Tag Archive for: painting

Painting Like a Pro-Step by Step

Owning rental properties along with my own home, I have learned what works and what doesn’t in the painting department. Today, I want to share a few tips with you on how to paint like a pro.

I will warn you, once you learn how to paint properly, you will begin to notice shoddy painting and want to talk about it with husbands and friends….which usually aren’t that interested in the subject. Unless they’re freaks like me.

Here’s all that you’ll need in order to paint like a pro:
Lightweight Spackling
Wood Fill
Fine Sand Paper
Paint (can opener, stir stick)
Painter’s 2″ Blue Tape
Masking Tape
Plastic Drop Cloth
Brilliant White Acrylic Latex Painter’s Caulk-no Silicone and Caulk Gun (I recommend buying one with a tension release lever)
Roller, Roller Cage, Roller Pan & Plastic Liner
2.5-3″ Paintbrush-I recommend Purdy brand because they don’t fall apart or leave bristles in the paint


First things first. Lay out the plastic dropcloth and use the masking tape to tape seams together.
1. Fill nail holes and low spots on the wall using your finger to spread lightweight spackling into the hole.
2. Let the spackling bubble over the surface of the wall a centimeter or two. Once dry, lightly sand the spackling by hand with the sandpaper.
3. Brush a thin coat of primer on all the spackled spots. Let dry.


Next, use the blue painter’s tape to help create a perfect line between the trim and the wall color.
1. Apply the blue painter’s tape onto the trim leaving a 1/16 to 1/8″ gap between the trim and the wall.
2 (& 4). Using a box knife, cut a slanted tip on the end of the caulk tube. Insert the tube into the caulk gun and begin squeezing out a line of caulk along the edge of the blue tape. Do this process in 6′ increments to avoid letting the caulk dry out.
3. With each 6′ increment, use the index finger to run along the line of caulk, removing excess caulk. The goal is to create a seal between the wall color and the trim (that the blue painter’s tape is protecting). You don’t need a huge line of caulk, just enough that the blue tape shows through the caulk and a seal is formed. Have a wet rag handy to wipe your fingers on. It’s going to get messy.
4. Continue this process until all windows, doors, crown moulding and floor trim are taped off and caulked.


Once the caulk is dry, it’s time to load your brushes and rollers in preparation to paint. I know this isn’t the paint that I have picked out for my living room, but it does the job!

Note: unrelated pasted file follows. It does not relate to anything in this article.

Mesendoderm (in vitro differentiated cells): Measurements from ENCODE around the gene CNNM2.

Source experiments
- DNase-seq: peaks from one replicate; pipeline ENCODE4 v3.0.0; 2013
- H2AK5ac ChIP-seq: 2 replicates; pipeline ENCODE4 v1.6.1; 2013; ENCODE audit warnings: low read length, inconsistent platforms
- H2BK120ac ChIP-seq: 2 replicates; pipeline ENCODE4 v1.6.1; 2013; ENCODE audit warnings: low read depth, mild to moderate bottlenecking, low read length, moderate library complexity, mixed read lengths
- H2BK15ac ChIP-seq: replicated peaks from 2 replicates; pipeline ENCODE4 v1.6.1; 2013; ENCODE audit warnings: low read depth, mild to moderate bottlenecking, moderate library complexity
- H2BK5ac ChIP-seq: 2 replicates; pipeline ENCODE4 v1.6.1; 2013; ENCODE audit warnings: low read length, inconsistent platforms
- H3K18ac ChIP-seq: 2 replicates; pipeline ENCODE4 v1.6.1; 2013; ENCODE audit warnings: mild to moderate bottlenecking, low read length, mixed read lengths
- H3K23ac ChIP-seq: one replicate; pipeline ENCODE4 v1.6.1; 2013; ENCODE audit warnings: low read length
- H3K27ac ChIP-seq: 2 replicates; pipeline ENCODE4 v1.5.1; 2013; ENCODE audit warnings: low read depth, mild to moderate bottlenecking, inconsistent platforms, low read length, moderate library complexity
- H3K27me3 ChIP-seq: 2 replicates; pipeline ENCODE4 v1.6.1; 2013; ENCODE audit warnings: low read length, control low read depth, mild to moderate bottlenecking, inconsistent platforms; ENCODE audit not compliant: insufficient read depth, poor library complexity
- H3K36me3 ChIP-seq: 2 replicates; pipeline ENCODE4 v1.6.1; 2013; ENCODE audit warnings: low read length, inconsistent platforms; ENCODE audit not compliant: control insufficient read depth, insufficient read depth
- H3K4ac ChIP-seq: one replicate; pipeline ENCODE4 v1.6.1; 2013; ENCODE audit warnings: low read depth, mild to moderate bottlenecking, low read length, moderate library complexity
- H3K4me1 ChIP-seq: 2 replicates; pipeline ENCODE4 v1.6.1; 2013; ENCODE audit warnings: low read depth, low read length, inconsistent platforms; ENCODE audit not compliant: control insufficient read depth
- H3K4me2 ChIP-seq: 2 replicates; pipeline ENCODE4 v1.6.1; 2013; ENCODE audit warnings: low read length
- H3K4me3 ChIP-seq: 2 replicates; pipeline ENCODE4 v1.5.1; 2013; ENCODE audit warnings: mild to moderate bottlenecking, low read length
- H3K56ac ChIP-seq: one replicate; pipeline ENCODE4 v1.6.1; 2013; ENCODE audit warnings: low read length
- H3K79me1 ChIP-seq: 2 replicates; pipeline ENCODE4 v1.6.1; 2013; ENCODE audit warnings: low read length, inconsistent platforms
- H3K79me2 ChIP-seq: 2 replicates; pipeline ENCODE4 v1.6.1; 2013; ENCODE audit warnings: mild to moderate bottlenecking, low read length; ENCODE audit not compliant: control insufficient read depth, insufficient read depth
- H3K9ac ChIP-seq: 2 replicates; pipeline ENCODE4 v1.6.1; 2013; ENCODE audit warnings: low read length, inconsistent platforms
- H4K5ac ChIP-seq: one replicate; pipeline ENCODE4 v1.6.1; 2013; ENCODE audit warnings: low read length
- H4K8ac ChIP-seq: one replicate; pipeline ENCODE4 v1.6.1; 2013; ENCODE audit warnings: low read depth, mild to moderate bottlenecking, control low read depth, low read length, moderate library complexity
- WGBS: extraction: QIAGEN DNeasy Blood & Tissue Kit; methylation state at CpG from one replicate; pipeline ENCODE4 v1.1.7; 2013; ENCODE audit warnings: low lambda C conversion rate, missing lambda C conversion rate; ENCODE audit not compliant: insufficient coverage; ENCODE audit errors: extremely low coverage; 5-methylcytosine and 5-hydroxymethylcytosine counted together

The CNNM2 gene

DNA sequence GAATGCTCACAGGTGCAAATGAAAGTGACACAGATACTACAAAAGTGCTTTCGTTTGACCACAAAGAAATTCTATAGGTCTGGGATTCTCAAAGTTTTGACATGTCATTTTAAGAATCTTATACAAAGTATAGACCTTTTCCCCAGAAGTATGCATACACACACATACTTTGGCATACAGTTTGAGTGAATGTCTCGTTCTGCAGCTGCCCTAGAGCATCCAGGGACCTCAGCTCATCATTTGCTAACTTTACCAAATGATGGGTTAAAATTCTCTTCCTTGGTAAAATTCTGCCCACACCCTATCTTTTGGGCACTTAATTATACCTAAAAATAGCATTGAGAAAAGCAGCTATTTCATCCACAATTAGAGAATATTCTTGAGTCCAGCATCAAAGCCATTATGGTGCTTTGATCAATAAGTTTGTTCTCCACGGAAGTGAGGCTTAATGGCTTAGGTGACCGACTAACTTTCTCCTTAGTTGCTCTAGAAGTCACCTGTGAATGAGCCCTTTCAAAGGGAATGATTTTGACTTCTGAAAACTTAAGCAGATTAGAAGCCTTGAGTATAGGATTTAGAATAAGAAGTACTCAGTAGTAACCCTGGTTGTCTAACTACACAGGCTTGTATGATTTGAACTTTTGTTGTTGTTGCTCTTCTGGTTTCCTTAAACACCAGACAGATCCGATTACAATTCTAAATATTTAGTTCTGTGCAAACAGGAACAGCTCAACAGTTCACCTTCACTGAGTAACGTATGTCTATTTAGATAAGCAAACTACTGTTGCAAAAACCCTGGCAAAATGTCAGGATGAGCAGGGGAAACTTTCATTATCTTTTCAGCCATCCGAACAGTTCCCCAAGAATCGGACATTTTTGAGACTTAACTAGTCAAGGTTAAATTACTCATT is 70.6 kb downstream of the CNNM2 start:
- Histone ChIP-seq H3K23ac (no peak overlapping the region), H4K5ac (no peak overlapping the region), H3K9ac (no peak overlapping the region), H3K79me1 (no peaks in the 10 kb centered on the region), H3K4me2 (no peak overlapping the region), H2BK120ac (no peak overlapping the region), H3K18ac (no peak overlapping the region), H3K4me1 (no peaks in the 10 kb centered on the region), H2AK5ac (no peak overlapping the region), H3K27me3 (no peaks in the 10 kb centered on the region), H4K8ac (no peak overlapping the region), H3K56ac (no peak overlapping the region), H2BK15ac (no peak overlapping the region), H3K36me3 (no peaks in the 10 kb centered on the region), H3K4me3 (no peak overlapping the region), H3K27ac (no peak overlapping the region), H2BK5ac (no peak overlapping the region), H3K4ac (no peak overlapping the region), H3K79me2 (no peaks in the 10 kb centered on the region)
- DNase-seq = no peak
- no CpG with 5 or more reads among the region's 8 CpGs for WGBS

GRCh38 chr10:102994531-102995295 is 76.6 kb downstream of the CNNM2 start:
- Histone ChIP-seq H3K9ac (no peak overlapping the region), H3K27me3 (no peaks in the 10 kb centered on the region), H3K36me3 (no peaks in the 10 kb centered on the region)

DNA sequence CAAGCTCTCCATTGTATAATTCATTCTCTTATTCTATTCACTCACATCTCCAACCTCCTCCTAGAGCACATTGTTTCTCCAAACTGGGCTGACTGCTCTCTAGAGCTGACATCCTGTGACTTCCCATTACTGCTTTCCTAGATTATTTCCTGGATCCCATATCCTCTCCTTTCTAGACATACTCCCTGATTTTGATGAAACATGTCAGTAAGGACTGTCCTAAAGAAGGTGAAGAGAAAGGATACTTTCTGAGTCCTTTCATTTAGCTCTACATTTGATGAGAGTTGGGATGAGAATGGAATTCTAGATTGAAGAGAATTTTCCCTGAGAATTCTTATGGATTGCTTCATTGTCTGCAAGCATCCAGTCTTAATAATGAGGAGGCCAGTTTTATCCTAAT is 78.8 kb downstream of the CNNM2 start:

1. Label the can of paint before you start with a permanent marker. (This will save future headaches of not knowing which paint goes to which room-Lowe’s also offers the option to keep track of your paint colors online.) Slowly open the can using a paint key (given to you free at the paint counter) by going around the entire rim of the lid. Lift the lid straight up to avoid drips.
2. Use a stir stick to mix up the paint (even if it’s already been mixed in the store). The pigment will settle at the bottom. Pull up from the bottom with the stir stick and then stir in a circular fashion one or two times. Repeat this process until the paint is thoroughly mixed.
3. Properly load a paint brush by dipping into the paint about 1/4″ and scraping the brush against both sides on the paint can.
4. Properly load a roller by pouring paint into the paint tray (with liner), using a paint brush to catch drips from the can. Begin by lightly dipping one side of the roller into the paint and dragging the roller back towards you in the pan. Do this several times until the roller is fully loaded all the way around.


Now that we have our walls prepped, the floor protected and the trim ready to receive paint, it’s time to slap on the color!
1. First, you “cut in” the trim before rolling the walls. With your loaded paintbrush, give the brush a slight angle as you “cut in” along the trim. The “cutting in” should be one motion, pulling the paint from left to right (if you are right handed). You shouldn’t be brushing back and forth-this will create thick spots and lines in the paint.
2. Some of the paint will be seen on the blue tape-this is exactly why we have the tape and caulk protecting the trim.
3. Next, roll the walls with a loaded roller. Use a “W” pattern as you roll in the walls. This will help avoid lines being formed in the paint.
4. Once the first coat is dry, apply a second coat if need be. Also, scan the walls for “holidays” which are formed by air bubbles in the paint finally popping and leaving behind tiny see-through spots. Touch up where it is necessary.


Until I am 100% certain that there will be no further touch up, I bag up my brushes and my rollers.
1. Pour all excess paint back into the can, using the brush to make sure you have removed as much as you can from the paint tray liner.
2. Wipe the rim of the paint can so that it can be sealed properly.
3. Tap the lid on with a hammer, going around the entire rim.
4. Bag up the liner, the roller and the brush with plastic bags, sealing them off as much as you can from outside air. This will keep the paint wet in case you missed a spot.


If you are certain that there will be no further touch up, it’s time to clean the brush and roller.
1. Use lukewarm water and a mild soap to clean the brush. If there is stubborn stuck on paint, use a wire brush pulling lightly from the handle towards the edge of the brush.